I will start this post off by saying that I didn’t take enough pictures. Some pictures are from the install on my Club Wagon and the others are from an RV. The install is the same for almost every vehicle, so it’s no big deal.
If you have decided to get a fan, which you should, you have probably narrowed it down to a few different models–usually the MaxxAir or the Fantastic Fans. Both are great choices, but for this post, I installed two MaxxAir fans.
The MaxxAir 5100/5200 is awesome. They work for intake and exhaust, air circulation, have 10 speed settings, 78-degree temperature thermostat, built-in rain sensor, and I can install yours for about $200.
What you need to install a fan in your van or RV
- Masking tape
- Measuring tape
- Straight edge
- Drill and bit
- Jig Saw
- Wire cutter/ crimper
- Lap Sealant
- Clay Tape
- RV Roof tape (optional)
What to know before you get started
When working with limited roof space, it’s important to make sure everything fits before putting anything permanent down. When laying out my roof I knew that I wanted 3-100W PV panels, a fan, and a place for a roof rack or kayak.
After playing a little bit of Tetris, I came up with the best payout for everything. The width of two Renogy Monocrystalline panels plus a fan came out to be almost the exact width of my roof. And also across a roof brace to make mounting the fan even more secure. Crazy how things work out.
Cutting a big hole in your roof
The actual mounting flange measures 16-1/2 x 16-1/2. The overall dimensions for the vent are 22-1/2 long x 16-1/2 wide x 5-inches tall. The opening for the hole that you are about to cut in your new van is 14×14 which is the standard size for an RV roof vent opening. But you’ll need a few inches on all sides for it to open.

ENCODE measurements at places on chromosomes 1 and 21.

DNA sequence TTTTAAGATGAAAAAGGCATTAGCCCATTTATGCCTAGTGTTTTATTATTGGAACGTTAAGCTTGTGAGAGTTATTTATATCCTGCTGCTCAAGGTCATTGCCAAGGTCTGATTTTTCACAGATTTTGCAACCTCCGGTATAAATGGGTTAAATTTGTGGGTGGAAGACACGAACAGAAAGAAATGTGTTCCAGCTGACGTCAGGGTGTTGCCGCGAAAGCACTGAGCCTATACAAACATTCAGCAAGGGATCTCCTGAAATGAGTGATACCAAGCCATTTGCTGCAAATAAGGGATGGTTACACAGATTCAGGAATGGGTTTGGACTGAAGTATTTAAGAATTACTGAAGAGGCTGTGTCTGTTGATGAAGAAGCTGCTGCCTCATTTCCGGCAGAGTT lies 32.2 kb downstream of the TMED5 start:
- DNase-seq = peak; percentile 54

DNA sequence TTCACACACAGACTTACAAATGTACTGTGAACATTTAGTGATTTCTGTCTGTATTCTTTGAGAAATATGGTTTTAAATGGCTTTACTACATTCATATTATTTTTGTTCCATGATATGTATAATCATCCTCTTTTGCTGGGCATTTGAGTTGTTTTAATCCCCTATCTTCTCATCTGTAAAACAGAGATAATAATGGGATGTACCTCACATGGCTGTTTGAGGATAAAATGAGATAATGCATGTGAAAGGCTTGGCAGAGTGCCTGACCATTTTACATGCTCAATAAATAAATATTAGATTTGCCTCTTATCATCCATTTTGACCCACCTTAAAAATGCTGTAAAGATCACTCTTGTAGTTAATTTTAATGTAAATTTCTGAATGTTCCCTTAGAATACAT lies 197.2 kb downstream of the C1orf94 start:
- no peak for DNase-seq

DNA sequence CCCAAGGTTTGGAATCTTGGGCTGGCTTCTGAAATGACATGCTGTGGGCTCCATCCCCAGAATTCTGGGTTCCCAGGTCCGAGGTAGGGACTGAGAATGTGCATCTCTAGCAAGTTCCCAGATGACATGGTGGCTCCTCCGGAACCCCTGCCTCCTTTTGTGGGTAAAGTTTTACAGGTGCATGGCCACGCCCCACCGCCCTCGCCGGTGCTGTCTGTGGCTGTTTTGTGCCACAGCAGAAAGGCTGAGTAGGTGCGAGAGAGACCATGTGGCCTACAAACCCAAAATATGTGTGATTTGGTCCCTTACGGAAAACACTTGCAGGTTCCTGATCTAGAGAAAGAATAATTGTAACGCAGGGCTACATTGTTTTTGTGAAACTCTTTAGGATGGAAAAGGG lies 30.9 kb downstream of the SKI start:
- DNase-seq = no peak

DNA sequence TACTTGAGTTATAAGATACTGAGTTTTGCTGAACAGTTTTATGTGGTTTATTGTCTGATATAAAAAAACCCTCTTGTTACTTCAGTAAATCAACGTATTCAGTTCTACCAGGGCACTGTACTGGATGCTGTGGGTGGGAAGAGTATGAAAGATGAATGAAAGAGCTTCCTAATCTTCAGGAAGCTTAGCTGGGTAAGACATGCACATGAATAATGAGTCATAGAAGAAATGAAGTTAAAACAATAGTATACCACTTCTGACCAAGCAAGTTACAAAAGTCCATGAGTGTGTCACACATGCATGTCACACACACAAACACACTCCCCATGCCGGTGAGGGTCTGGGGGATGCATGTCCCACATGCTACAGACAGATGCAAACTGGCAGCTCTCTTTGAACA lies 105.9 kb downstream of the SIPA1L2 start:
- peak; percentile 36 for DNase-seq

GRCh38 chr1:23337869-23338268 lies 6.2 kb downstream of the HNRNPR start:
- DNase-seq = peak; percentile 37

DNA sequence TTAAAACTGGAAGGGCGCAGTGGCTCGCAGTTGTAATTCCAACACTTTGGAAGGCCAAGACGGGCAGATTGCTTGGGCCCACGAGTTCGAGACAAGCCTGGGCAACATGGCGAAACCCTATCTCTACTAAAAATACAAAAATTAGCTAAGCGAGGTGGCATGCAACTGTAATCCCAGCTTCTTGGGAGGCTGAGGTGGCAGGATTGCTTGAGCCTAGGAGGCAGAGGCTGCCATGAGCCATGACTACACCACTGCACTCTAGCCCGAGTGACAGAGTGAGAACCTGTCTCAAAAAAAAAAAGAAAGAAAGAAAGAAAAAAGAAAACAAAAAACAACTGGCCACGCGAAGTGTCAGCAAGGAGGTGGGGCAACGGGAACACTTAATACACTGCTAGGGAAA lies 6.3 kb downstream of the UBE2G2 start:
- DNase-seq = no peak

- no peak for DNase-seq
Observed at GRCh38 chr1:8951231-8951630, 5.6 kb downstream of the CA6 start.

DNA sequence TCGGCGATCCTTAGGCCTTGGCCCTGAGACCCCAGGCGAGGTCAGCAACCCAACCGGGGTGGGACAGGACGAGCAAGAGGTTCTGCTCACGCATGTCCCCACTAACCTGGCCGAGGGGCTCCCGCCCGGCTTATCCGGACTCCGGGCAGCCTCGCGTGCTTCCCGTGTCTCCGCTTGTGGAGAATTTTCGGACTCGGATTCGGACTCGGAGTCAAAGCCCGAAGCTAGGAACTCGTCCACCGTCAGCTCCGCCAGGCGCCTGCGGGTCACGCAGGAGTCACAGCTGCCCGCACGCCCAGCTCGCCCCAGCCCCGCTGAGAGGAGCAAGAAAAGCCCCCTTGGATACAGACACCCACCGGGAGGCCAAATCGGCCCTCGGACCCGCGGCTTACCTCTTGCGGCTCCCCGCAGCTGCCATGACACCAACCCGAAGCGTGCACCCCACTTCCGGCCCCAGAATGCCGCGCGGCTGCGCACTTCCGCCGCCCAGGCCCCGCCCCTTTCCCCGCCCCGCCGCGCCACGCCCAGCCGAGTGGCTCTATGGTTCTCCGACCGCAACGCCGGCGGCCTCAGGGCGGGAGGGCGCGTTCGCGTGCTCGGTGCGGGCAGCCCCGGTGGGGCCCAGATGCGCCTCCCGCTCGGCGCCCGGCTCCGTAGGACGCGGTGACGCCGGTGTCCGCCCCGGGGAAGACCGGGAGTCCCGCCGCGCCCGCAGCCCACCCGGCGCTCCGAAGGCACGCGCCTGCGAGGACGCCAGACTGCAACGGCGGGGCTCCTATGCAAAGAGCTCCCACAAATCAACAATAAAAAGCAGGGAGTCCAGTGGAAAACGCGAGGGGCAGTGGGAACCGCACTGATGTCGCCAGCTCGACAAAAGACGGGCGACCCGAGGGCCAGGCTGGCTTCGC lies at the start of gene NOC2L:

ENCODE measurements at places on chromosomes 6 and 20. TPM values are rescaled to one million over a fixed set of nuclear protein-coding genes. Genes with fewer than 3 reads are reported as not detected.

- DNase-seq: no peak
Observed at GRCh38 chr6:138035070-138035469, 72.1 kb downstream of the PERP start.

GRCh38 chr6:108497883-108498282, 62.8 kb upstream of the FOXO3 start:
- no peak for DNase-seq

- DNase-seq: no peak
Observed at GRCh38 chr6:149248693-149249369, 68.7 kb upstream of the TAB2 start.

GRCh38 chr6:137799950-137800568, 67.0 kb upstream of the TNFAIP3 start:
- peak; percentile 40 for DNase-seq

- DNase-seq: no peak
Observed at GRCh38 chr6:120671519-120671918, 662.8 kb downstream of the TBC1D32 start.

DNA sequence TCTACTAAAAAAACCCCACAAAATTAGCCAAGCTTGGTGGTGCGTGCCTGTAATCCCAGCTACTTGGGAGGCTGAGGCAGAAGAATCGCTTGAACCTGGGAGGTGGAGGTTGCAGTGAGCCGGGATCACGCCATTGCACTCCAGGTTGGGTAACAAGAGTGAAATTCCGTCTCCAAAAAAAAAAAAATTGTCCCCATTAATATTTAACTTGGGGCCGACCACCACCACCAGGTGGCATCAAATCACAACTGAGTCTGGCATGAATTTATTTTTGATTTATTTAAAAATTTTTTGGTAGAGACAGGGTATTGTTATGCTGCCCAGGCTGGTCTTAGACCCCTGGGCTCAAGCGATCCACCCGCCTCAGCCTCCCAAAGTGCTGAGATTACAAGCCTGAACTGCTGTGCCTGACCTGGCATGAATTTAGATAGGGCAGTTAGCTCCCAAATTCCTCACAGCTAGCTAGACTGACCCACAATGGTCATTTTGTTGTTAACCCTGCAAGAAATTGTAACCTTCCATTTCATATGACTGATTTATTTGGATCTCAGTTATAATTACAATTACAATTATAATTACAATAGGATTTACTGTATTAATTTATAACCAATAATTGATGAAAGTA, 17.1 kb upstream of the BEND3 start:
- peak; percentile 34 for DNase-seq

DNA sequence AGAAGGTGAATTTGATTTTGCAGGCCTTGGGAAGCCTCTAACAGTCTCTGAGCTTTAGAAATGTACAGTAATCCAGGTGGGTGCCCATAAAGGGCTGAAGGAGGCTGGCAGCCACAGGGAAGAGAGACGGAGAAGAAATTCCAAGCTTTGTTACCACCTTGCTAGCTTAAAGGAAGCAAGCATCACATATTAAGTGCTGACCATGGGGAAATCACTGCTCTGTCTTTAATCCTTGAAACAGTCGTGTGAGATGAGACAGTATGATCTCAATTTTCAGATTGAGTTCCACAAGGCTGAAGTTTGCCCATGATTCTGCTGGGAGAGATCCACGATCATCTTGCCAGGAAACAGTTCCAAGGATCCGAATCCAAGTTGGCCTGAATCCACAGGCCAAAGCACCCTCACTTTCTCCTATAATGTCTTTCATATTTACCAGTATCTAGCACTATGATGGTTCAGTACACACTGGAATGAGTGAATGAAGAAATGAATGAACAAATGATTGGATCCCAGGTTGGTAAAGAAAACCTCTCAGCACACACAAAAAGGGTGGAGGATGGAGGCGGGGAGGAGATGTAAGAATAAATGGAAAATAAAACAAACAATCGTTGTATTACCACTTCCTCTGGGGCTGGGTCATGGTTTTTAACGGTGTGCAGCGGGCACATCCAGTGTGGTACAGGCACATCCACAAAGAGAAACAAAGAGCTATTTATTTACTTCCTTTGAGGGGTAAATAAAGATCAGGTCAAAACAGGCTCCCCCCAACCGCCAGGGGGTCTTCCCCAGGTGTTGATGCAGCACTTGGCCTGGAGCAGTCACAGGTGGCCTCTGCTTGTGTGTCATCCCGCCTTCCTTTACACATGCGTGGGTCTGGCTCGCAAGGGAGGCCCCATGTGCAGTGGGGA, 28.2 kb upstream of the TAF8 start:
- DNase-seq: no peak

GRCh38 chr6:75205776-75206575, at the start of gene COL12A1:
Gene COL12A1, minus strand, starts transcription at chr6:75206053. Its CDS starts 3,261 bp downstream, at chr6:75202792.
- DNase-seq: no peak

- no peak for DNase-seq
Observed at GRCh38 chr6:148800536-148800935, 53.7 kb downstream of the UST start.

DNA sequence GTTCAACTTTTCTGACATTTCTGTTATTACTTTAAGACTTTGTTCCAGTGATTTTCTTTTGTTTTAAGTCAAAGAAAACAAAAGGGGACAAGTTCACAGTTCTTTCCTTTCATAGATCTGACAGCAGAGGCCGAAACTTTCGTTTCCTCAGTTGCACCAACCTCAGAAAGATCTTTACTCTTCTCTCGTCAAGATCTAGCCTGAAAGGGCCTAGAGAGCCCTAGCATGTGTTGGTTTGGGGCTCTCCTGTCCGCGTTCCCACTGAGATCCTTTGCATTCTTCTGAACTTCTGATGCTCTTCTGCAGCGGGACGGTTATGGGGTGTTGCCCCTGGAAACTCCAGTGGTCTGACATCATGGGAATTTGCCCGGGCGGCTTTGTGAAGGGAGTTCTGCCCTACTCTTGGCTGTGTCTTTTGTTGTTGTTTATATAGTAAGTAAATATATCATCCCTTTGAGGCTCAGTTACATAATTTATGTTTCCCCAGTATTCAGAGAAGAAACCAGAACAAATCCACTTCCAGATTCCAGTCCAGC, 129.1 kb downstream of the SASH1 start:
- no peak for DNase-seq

Find the center point of the roof and make your hole as square as you can. Drill the corners out with a bit large enough to fit the blade of a jigsaw. Cut out the square. Clean up any burrs (and it’s not a bad idea to prime the fresh cut metal).
If you are just replacing an old fan, clean up the surface and proceed with the installation.
Lay down a lap of the clay tape close to the edge of the hole. Do a couple of rounds with the lap sealant on the outside edge of the tape, near where the mount will sit down on it.
Before dropping in the mount, make sure you pop up the little screw tabs on the sides and face the to the outside of the roof. Lifting the tabs helps with the mounting screws later.
The next step you have two options: You can either use the screws that it came with and screw the mount down to the roof or you can use RV roof tape. Ultimately, it’s up to you and the material of your roof. I have done installations using both methods and have come out with the same watertight results.
If you do screw it down, put silicon or lap sealant over the screw heads
Finishing the job
The wires should be labeled, cut them to length and crimp on the terminals. With power removed: Positive to positive, Negative to negative. A 10A fuse is plenty. Check for a positive 12V and spend power.
The fan runs at about 4.5A or 4.5Ah
Drop the fan in the mount, with the long sides facing out. Put in the four mount screws. The shroud that comes with it is standard for an RV, but has to be cut for other types of vehicles.
This project takes about a half a day to complete, contact me for more information about working together.